FOLLOW ME_front highres

Anyway, enough waffling. Today I’m thinking about how the Romaniacs have got to know each other over the years. We’ve always been able to talk for Britain, and listing someone else’s good points is so much easier than blowing your own trumpet, so we often do each others bigging up to save our blushes. For this reason, it’s no problem at all to tell you about Laura – in fact it’s an absolute pleasure. I’m going to ask the others to add their own thoughts after this, but here are a few points to start us off:

  • Laura loves the colour red, writing, Kate Bush and hot chocolate in equal measures but her real passion is her lovely family
  • She’s an excellent singer
  • She’s recently discovered gin and tonic but her drinking skills are not fully honed yet. Just give me time …
  • Laura can make you laugh even when you think there’s absolutely NOTHING to laugh about
  • Her listening skills are top notch and she’ll always come up with sound advice for a friend in need
  • She has some very interesting boots
  • She is the queen of punctuation

Okay, Romaniacs, over to you. What have I missed?

Jan: Well, I’d agree with all of the above points, Celia, and would like to add that Laura’s enthusiasm is infectious. I’ve never known anyone who can have her finger in so many literary pies and give each one of them her ‘all’ with such gusto. She’s an inspiration to us all, a great friend and a super-talented writer who deserves all the success in the world.

Sue: Many dittos to all of the above. I’m in total awe of Laura’s enthusiasm, dedication and forward thinking;  she’s a real power house on those scores. For me, it’s knowing I can rely on Laura for pragmatic and, at times, succinct advice on all things, not just writing and, as such, I truly value her honest friendship. I’m also particularly impressed how she has embraced being hugged. ;-)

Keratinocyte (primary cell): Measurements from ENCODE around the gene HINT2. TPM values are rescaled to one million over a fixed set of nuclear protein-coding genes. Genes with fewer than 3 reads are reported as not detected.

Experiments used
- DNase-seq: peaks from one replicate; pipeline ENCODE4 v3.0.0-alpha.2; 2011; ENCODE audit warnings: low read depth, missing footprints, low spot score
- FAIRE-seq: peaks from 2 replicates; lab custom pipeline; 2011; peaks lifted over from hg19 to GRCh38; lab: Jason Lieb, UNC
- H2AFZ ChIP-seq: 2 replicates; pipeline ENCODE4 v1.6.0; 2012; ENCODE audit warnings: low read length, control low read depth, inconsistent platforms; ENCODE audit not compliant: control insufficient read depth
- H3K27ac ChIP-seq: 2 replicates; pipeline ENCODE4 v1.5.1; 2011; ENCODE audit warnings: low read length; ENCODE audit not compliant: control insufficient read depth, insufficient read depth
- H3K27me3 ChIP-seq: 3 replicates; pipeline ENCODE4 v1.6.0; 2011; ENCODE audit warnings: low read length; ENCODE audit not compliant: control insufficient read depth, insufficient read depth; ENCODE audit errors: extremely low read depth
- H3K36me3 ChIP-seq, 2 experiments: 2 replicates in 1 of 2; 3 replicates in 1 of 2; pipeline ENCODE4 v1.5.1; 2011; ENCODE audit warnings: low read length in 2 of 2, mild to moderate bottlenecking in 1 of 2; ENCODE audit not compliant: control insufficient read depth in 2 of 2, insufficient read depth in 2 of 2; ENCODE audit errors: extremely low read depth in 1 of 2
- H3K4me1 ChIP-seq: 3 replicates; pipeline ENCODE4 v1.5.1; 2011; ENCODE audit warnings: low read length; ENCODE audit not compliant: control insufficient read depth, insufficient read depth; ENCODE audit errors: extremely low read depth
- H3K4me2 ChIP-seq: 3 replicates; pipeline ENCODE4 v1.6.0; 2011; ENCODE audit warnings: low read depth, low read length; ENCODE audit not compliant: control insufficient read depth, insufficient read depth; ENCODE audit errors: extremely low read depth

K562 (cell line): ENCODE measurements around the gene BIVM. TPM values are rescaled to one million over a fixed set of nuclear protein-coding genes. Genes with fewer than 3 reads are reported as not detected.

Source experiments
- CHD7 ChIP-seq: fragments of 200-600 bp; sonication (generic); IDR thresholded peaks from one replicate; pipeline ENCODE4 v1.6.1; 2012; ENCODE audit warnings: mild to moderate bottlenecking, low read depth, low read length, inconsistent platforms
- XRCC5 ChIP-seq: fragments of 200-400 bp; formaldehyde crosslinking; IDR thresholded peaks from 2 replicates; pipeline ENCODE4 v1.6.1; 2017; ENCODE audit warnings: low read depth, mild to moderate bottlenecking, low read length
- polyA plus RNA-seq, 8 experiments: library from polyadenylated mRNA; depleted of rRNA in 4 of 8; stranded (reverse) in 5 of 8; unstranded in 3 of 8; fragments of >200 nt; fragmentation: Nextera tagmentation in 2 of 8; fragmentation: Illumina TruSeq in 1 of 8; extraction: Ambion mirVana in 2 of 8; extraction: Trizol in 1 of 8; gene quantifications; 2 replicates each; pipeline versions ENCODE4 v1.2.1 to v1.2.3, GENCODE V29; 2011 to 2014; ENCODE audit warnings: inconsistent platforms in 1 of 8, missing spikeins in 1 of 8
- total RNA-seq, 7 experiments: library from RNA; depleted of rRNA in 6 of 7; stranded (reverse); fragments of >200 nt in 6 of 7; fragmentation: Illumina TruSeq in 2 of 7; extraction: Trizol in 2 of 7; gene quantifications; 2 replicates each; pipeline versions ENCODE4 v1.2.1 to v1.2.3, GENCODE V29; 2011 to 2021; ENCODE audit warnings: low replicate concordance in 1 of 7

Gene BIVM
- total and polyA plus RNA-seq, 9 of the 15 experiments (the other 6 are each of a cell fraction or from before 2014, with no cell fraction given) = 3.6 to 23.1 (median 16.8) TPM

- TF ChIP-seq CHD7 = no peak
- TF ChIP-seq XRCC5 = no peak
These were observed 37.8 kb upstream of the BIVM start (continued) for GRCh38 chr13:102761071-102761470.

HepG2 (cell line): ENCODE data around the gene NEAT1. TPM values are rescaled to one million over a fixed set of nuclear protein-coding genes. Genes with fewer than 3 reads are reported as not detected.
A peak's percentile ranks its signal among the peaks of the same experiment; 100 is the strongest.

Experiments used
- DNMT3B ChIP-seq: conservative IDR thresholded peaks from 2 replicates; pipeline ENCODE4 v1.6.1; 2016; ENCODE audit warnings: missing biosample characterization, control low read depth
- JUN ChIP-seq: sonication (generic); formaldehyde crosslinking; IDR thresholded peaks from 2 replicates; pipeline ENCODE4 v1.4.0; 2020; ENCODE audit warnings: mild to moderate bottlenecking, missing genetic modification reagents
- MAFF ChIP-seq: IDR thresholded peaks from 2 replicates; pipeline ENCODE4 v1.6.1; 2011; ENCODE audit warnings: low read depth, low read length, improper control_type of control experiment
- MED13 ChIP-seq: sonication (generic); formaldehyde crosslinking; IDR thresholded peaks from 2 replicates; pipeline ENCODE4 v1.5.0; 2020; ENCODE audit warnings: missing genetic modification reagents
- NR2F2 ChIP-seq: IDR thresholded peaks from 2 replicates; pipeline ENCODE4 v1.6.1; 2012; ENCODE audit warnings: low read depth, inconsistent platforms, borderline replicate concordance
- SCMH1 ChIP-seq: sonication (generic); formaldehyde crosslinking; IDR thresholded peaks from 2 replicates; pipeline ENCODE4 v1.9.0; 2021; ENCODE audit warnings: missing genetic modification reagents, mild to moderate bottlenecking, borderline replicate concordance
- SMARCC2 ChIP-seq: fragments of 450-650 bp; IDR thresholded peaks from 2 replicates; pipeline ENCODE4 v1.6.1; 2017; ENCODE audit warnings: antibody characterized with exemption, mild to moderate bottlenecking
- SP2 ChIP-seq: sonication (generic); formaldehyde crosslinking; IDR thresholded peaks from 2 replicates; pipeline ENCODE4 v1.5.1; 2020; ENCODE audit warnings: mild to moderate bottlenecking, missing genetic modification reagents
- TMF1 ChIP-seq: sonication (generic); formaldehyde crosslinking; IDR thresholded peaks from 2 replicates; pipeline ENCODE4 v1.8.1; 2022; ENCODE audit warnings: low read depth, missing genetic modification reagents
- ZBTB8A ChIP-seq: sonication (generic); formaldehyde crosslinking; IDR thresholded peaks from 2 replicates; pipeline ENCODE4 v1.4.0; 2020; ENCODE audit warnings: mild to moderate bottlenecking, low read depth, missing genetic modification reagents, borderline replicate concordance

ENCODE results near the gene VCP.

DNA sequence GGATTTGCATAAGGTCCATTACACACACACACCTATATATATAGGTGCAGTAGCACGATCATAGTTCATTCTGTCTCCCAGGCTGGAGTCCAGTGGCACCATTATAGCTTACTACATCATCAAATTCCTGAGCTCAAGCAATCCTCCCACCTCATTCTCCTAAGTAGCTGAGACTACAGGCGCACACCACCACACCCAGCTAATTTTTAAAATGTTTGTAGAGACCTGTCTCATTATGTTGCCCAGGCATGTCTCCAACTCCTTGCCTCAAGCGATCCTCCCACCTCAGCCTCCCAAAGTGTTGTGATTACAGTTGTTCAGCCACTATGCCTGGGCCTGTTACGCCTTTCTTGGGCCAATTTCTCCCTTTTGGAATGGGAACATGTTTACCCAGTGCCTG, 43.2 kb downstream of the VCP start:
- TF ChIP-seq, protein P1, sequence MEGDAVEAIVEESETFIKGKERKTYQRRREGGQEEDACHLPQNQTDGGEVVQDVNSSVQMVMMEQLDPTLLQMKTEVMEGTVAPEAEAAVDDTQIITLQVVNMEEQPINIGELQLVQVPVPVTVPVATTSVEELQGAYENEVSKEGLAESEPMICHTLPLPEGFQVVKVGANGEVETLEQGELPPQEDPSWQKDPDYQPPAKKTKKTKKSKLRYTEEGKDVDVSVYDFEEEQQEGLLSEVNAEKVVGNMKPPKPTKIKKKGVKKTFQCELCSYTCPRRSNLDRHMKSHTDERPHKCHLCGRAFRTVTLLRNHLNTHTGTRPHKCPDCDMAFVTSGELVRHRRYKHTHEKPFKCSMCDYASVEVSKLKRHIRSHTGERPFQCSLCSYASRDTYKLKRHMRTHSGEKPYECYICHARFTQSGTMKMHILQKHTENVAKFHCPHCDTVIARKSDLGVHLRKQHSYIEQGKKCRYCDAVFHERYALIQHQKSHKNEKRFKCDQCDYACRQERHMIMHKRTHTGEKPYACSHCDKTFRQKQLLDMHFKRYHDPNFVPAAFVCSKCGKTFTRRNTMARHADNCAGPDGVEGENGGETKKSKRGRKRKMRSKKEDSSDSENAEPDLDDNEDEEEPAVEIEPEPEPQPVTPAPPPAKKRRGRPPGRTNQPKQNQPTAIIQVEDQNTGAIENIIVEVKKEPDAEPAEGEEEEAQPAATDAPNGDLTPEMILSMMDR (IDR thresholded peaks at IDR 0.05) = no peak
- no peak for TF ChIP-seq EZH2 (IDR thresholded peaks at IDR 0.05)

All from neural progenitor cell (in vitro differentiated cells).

Debbie: Ahh, Laura. Just saying her name makes me smile. Her writing talents are obvious and I’m nodding at everything the girls have said. But to me, what’s most remarkable about Laura is, she’s what we call in Yorkshire, ‘a right character.’ Like Yorkshire folk she doesn’t sugar coat anything. There’s nothing Pollyanna about our singing writer and the original Mrs Dynamo! We can all learn a lot from her, both from her ideas but also her character. I value how she challenges, stretches my mind and makes me think. I admire her tenacity, her DOGGED determination, her boundless energy, especially given that she suffers with Rheumatoid Arthritis (and she never moans or makes excuses.) Laura is solid and a real backbone of the Romaniacs. She’s strong and focussed. And you won’t find me far behind her at parties as she’s the best ‘mingler’ I’ve ever known!

Vanessa: I nodded along to all of the above – it’s been so wonderful to be able to share in Laura’s journey to publication because I know how hard she’s worked and she’s such a great writer, her books deserve to be a massive success. I’ve been lucky to have Laura to talk writing with – we have a shared affinity for the darker side of fiction as well as the lighter side and have often found similar themes and characters emerging in our works-in progress! And it’s important not to forget – she’s also mad as a box of frogs :-) (in the best possible way…)

Lucie: What a fantastic round up of our wonderful friend my lovely Romaniac ladies have done. I can but echo every point they have made – Laura is truly an amazingly inspirational woman who deserves every ounce of success she is no doubt going to achieve. I feel like I have known Laura all my life – as I feel with all the other Romaniacs. Laura is by far the most confident of us all. She turns into a beautiful social butterfly when at events, fluttering her way around the room spreading joy and positivity. It is an absolute pleasure to have such a talented friend and I wish her every bit of love, luck and success … not that she needs it, she has the determination to get there on her own credit.

Catherine: I LOVE LAURA. In five words she is QUIRKY, WONKY, WICKED, WISE and FEARLESS. (There was more to this, but the interweb ate it, then the girls covered most of the other bases.) She is a real talent and I hope right about now she’s blushing! 

So there you go – that’s Laura in, well, not quite a nutshell, more of a large bucket of joyfulness. Come back Monday and join us when Follow Me, Follow You is really out there. And I wish you all a wonderful Laura in your lives. If you can’t find one, we might just let you share ours …

Celia x

Let Them Eat Cake …

Let them eat cake….

(And we’ll have some too!)

JWJ spotlight hi rez